Tuesday 25 October 2016

Obituary: Dr Cyril Daly

GP who tirelessly campaigned against corporal punishment in our schools

Published 16/08/2015 | 02:30

Cyril Daly
Cyril Daly

Dr Cyril Daly campaigned relentlessly and mostly alone for 15 years, from 1967 to 1982, for the absolute abolition of corporal punishment in Irish schools.

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It is difficult now to comprehend how divisive an issue it was and the powerful establishment forces ranged against what is now regarded as totally unacceptable.

Even Dr Garret FitzGerald, architect of the 'liberal agenda', found it difficult to deal with, and when presented with a petition by Dr Daly with multiple-choice queries on slapping children opted for "phased out" rather than countenance an immediate ban on a practice widespread in Irish schools.

Not only was a ban opposed by many influential politicians, the Church and religious orders but vociferous in their opposition were teachers' unions, particularly the Irish National Teachers Organisation.

Dr Daly also campaigned against punishment meted out to boys in industrial schools and he complained to the then Papal Nuncio Dr Gaetano Alibrandi about the psycho-sexual nature of such punishment among orders like the Christian Brothers.

Cyril Daly was born in Drimoleague, Co Cork in 1933 but grew up in Fairview, Dublin, studying at Colaiste Mhuire in Parnell Square before going to UCD to study medicine. He later opened up a successful general medical practice at Howth Road in Killester.

He related how in 1967 one of his sons came home from the local school St Paul's and told him he had witnessed another boy being 'strapped', or beaten with specially-made leather straps which were used by the clergy and their lay teachers, to administer punishment for any particular reason, or in some cases, none at all.

His son Toddy described it as a "light bulb" moment. When his father rang St Paul's to say he didn't wish his children to attend a school where such punishment was administered he was curtly told that if he didn't like it he could take them elsewhere for their education.

This he promptly did, driving them each day to Sandford National School, a small Protestant school in Ranelagh on the south side each morning, before returning to his surgery for his day's work. Indeed two of his sons were kept at home for a year as they awaited a place in the school - and they believe their father secretly wished the school inspectors would prosecute him so that he could highlight his campaign to a wider audience.

That same year (1967) he wrote what the columnist John Waters later described as a "chillingly realised tableau" in the Sunday Independent describing a 13-stone teacher using the 'leather' on a five stone boy and telling him to "take it like man." It was an all-too-familiar scene for many schoolboys, particularly those attending schools in those decades of the, 50s, 60s and 70s.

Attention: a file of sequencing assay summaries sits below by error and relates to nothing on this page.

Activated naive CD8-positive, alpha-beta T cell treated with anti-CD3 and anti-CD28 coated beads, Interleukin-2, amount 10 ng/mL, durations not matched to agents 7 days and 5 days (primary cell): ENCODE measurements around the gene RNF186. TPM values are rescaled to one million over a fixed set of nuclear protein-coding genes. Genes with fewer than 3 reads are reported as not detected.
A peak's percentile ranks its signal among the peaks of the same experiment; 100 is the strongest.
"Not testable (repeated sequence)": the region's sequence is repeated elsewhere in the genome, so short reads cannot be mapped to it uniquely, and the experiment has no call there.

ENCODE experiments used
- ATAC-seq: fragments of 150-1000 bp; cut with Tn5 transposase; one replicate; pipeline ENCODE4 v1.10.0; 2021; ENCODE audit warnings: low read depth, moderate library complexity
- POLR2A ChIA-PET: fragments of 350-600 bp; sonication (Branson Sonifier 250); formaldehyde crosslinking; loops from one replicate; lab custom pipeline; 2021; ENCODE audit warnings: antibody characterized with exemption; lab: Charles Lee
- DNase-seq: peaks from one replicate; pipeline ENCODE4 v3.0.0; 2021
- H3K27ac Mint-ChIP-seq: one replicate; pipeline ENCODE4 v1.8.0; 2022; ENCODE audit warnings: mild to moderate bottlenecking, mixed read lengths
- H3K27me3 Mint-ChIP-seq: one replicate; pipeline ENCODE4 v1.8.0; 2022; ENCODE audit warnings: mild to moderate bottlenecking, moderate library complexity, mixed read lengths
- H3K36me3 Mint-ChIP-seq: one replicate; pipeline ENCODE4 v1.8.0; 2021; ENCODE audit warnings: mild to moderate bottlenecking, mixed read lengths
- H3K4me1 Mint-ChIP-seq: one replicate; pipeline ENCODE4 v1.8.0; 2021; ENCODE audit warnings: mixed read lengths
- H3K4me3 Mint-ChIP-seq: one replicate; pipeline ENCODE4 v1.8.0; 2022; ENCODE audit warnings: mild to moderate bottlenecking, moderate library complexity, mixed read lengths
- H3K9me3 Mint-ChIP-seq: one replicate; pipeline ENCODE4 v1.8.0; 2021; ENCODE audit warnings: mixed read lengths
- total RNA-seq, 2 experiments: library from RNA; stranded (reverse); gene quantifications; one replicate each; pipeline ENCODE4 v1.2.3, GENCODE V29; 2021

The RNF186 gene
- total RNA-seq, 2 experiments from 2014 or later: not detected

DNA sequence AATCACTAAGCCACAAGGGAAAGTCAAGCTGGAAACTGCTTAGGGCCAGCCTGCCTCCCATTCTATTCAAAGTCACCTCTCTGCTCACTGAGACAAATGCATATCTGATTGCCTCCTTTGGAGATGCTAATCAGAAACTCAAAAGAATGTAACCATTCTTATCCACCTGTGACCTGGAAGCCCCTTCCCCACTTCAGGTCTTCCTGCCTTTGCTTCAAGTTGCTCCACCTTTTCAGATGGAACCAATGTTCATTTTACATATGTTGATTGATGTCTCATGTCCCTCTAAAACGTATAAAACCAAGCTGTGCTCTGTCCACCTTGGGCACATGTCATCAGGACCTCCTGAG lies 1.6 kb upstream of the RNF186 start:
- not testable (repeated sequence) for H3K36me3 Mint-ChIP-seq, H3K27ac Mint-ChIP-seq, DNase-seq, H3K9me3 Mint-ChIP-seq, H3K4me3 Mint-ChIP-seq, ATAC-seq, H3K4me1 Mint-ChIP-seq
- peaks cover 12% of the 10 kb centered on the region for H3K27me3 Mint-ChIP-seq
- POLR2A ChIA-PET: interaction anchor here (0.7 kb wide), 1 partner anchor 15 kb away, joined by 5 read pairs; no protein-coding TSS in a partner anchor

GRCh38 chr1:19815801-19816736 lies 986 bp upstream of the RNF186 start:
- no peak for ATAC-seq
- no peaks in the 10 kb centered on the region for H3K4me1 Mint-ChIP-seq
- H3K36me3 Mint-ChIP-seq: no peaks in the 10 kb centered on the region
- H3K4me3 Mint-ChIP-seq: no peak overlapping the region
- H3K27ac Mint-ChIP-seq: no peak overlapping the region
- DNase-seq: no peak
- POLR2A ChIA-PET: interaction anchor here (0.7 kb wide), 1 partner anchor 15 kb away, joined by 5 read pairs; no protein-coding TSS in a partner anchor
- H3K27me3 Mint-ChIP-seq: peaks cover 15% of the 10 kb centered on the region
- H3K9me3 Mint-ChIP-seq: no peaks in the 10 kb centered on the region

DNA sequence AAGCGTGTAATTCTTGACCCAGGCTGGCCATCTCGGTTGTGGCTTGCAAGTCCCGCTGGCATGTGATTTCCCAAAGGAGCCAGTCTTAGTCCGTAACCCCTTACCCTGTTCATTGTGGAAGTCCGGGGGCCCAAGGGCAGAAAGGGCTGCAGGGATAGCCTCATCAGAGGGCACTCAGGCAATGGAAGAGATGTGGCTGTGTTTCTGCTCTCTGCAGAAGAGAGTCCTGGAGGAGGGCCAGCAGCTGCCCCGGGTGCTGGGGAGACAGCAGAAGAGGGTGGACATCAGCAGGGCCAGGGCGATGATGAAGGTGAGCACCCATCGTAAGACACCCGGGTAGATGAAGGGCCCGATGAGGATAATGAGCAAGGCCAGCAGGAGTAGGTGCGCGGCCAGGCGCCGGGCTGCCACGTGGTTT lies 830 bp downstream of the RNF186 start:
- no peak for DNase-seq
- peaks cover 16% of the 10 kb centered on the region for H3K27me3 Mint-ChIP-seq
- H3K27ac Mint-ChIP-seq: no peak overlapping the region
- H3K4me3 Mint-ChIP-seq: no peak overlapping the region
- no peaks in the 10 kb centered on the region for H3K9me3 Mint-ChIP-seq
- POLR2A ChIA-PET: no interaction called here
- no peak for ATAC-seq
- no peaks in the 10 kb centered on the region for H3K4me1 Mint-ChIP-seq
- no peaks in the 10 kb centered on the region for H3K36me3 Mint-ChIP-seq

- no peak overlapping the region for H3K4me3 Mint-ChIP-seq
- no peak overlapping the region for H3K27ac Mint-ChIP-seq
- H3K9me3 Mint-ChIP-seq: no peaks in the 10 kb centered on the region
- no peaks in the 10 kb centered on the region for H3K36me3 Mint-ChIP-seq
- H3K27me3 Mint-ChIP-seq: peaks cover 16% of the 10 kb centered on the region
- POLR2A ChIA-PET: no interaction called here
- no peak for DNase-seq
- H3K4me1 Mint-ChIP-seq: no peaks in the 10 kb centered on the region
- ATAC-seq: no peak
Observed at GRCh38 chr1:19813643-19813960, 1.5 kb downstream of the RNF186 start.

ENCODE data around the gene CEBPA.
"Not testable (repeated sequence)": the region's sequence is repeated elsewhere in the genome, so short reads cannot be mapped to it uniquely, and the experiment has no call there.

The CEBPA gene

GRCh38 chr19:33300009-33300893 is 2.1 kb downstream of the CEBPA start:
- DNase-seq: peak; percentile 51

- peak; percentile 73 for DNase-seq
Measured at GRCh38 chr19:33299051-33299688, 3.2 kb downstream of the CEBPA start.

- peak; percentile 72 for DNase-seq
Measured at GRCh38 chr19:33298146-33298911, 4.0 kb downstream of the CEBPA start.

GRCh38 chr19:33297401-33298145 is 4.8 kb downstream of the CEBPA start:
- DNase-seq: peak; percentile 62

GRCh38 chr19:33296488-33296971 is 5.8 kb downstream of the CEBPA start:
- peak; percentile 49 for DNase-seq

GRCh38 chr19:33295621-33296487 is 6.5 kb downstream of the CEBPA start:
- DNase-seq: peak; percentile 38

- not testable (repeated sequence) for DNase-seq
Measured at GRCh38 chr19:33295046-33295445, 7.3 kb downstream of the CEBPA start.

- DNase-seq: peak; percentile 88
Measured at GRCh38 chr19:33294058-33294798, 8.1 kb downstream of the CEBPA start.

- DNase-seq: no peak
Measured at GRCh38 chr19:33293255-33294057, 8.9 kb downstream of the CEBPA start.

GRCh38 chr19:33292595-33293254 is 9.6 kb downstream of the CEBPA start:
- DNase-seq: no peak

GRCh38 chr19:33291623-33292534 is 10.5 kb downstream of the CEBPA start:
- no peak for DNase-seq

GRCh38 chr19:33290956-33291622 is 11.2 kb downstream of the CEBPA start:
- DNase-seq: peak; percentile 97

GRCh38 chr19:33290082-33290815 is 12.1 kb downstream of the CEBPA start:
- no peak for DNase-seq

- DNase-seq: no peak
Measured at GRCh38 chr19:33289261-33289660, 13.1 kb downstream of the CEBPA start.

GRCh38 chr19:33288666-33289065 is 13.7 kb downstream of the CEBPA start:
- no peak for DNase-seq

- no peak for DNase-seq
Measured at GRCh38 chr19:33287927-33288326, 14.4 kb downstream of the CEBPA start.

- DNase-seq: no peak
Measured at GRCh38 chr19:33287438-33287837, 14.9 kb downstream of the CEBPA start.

Daly used the media, particularly campaigns in the Sunday Independent, to highlight his revulsion of corporal punishment and his belief that it was barbaric for priests, members of religious orders and lay teachers to use such methods as the 'leather' and the cane to enforce discipline among schoolchildren.

An organisation called Reform was also campaigning against corporal punishment, but Dr Daly was not a member and maintained his own single-minded position, petitioning politicians and appearing on the Late Late Show in heated debates on the issue.

Frank Crummy, who was also a panel member on a memorably divisive programme on corporal punishment over 40 years ago, said recently that when he raised the issue of "Irish Christian Brothers abusing our children", Dr Daly was the only member of the panel to support him and he was physically threatened later by a member of the audience.

Dr Daly maintained that "the Irish child is a human being with human rights."

When he called Brian Lenihan Senior, then Minister for Education, out of the Dail to present him with a book of 8,000 signatures against corporal punishment in the late 1980s Mr Lenihan replied, as if genuinely confused, "what do you expect me to do with that?" He also wrote an open letter to the Archbishop of Dublin saying: "Violent men use violence in the Catholic classroom and say this is the way of Christ. And I say it is blasphemy."

Corporal punishment in schools was finally banned by the late Fine Gael Minister for Education, Mr John Boland in 1982.

Dr Daly also campaigned against the industrial school regime farmed out to the religious orders by successive Irish governments and one of his articles in the Sunday Independent was headed 'The Irish Archipelago' in what turned out to be, as we have since learned, an apt comparison with Solzhenitsyn's 'The Gulag Archipelago' about the Russian labour camps in Siberia.

What set Dr Cyril Daly apart however was that he was a devout Catholic who did not believe in abortion or divorce and members of his family feel that his opposition to corporal punishment and abuse in schools was later 'written out' of the historical record because he was not liberal enough on other issue for many media commentators.

As well as his campaign and his busy GP practice, Cyril Daly also wrote short stories and plays, one of which, A Matter of Practice, was performed in the Abbey in 1964, starring Vincent Dowling.

His last piece of journalism, after the Ryan Report which catalogued the systematic and widespread sexual and physical abuse practised by the Irish Catholic church over several decades, was published in the Sunday Independent in 2009 after the Irish Times declined to print it as a Letter to the Editor.

Dr Cyril Daly, who died peacefully at home on Wednesday at the age of 82 retired from his medical practice in April. He is survived by his wife Aileen and children Niall, Rory, Toddy, Conal, Helen and Sally.

Sunday Independent

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